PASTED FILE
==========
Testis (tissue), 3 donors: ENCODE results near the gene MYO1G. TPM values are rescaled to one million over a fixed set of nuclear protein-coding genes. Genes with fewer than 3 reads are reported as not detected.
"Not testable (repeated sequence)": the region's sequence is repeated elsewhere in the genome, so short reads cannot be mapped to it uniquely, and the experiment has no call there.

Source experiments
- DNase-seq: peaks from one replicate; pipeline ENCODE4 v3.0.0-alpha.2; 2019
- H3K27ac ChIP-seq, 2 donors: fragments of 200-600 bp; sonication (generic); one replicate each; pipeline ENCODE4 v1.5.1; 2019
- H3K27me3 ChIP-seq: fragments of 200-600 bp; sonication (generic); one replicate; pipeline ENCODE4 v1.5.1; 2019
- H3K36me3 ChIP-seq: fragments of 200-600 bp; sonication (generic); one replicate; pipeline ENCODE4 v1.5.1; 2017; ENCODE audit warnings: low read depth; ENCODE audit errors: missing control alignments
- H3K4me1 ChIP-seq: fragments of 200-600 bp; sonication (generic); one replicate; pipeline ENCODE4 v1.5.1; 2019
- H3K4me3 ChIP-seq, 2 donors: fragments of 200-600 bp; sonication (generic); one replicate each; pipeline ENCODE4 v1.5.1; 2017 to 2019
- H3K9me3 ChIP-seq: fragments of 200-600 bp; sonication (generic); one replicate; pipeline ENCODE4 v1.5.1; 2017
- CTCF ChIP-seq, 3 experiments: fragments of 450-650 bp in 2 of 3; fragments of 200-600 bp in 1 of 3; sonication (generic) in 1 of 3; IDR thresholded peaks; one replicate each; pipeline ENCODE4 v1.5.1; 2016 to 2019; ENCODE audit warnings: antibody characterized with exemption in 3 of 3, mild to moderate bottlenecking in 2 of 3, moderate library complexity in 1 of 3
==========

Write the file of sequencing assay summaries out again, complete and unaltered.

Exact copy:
Testis (tissue), 3 donors: ENCODE results near the gene MYO1G. TPM values are rescaled to one million over a fixed set of nuclear protein-coding genes. Genes with fewer than 3 reads are reported as not detected.
"Not testable (repeated sequence)": the region's sequence is repeated elsewhere in the genome, so short reads cannot be mapped to it uniquely, and the experiment has no call there.

Source experiments
- DNase-seq: peaks from one replicate; pipeline ENCODE4 v3.0.0-alpha.2; 2019
- H3K27ac ChIP-seq, 2 donors: fragments of 200-600 bp; sonication (generic); one replicate each; pipeline ENCODE4 v1.5.1; 2019
- H3K27me3 ChIP-seq: fragments of 200-600 bp; sonication (generic); one replicate; pipeline ENCODE4 v1.5.1; 2019
- H3K36me3 ChIP-seq: fragments of 200-600 bp; sonication (generic); one replicate; pipeline ENCODE4 v1.5.1; 2017; ENCODE audit warnings: low read depth; ENCODE audit errors: missing control alignments
- H3K4me1 ChIP-seq: fragments of 200-600 bp; sonication (generic); one replicate; pipeline ENCODE4 v1.5.1; 2019
- H3K4me3 ChIP-seq, 2 donors: fragments of 200-600 bp; sonication (generic); one replicate each; pipeline ENCODE4 v1.5.1; 2017 to 2019
- H3K9me3 ChIP-seq: fragments of 200-600 bp; sonication (generic); one replicate; pipeline ENCODE4 v1.5.1; 2017
- CTCF ChIP-seq, 3 experiments: fragments of 450-650 bp in 2 of 3; fragments of 200-600 bp in 1 of 3; sonication (generic) in 1 of 3; IDR thresholded peaks; one replicate each; pipeline ENCODE4 v1.5.1; 2016 to 2019; ENCODE audit warnings: antibody characterized with exemption in 3 of 3, mild to moderate bottlenecking in 2 of 3, moderate library complexity in 1 of 3